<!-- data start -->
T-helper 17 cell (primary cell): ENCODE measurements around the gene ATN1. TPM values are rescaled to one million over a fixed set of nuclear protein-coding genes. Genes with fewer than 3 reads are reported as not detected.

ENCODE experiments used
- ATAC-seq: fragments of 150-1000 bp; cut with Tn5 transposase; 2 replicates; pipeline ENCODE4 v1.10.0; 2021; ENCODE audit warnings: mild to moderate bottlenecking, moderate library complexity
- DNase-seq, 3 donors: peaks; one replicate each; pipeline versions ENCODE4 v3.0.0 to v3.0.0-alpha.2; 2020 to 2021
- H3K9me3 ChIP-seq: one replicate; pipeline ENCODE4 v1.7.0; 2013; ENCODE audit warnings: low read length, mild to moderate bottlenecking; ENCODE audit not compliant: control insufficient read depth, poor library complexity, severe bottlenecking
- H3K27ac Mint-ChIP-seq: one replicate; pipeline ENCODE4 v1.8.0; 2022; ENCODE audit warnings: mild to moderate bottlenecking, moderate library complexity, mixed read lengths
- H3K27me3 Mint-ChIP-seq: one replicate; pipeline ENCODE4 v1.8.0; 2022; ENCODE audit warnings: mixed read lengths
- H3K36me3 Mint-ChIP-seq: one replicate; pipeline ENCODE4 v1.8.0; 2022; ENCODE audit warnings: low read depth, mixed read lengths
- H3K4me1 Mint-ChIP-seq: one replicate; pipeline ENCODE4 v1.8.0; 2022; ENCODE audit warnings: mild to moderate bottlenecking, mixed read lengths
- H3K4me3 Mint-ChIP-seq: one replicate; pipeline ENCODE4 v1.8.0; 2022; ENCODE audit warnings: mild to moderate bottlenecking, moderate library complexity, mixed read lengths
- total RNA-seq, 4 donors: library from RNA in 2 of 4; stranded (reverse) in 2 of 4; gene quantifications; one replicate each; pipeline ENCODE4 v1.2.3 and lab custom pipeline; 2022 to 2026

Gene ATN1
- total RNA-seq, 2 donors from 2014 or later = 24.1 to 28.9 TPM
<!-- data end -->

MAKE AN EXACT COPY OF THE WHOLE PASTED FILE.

T-helper 17 cell (primary cell): ENCODE measurements around the gene ATN1. TPM values are rescaled to one million over a fixed set of nuclear protein-coding genes. Genes with fewer than 3 reads are reported as not detected.

ENCODE experiments used
- ATAC-seq: fragments of 150-1000 bp; cut with Tn5 transposase; 2 replicates; pipeline ENCODE4 v1.10.0; 2021; ENCODE audit warnings: mild to moderate bottlenecking, moderate library complexity
- DNase-seq, 3 donors: peaks; one replicate each; pipeline versions ENCODE4 v3.0.0 to v3.0.0-alpha.2; 2020 to 2021
- H3K9me3 ChIP-seq: one replicate; pipeline ENCODE4 v1.7.0; 2013; ENCODE audit warnings: low read length, mild to moderate bottlenecking; ENCODE audit not compliant: control insufficient read depth, poor library complexity, severe bottlenecking
- H3K27ac Mint-ChIP-seq: one replicate; pipeline ENCODE4 v1.8.0; 2022; ENCODE audit warnings: mild to moderate bottlenecking, moderate library complexity, mixed read lengths
- H3K27me3 Mint-ChIP-seq: one replicate; pipeline ENCODE4 v1.8.0; 2022; ENCODE audit warnings: mixed read lengths
- H3K36me3 Mint-ChIP-seq: one replicate; pipeline ENCODE4 v1.8.0; 2022; ENCODE audit warnings: low read depth, mixed read lengths
- H3K4me1 Mint-ChIP-seq: one replicate; pipeline ENCODE4 v1.8.0; 2022; ENCODE audit warnings: mild to moderate bottlenecking, mixed read lengths
- H3K4me3 Mint-ChIP-seq: one replicate; pipeline ENCODE4 v1.8.0; 2022; ENCODE audit warnings: mild to moderate bottlenecking, moderate library complexity, mixed read lengths
- total RNA-seq, 4 donors: library from RNA in 2 of 4; stranded (reverse) in 2 of 4; gene quantifications; one replicate each; pipeline ENCODE4 v1.2.3 and lab custom pipeline; 2022 to 2026

Gene ATN1
- total RNA-seq, 2 donors from 2014 or later = 24.1 to 28.9 TPM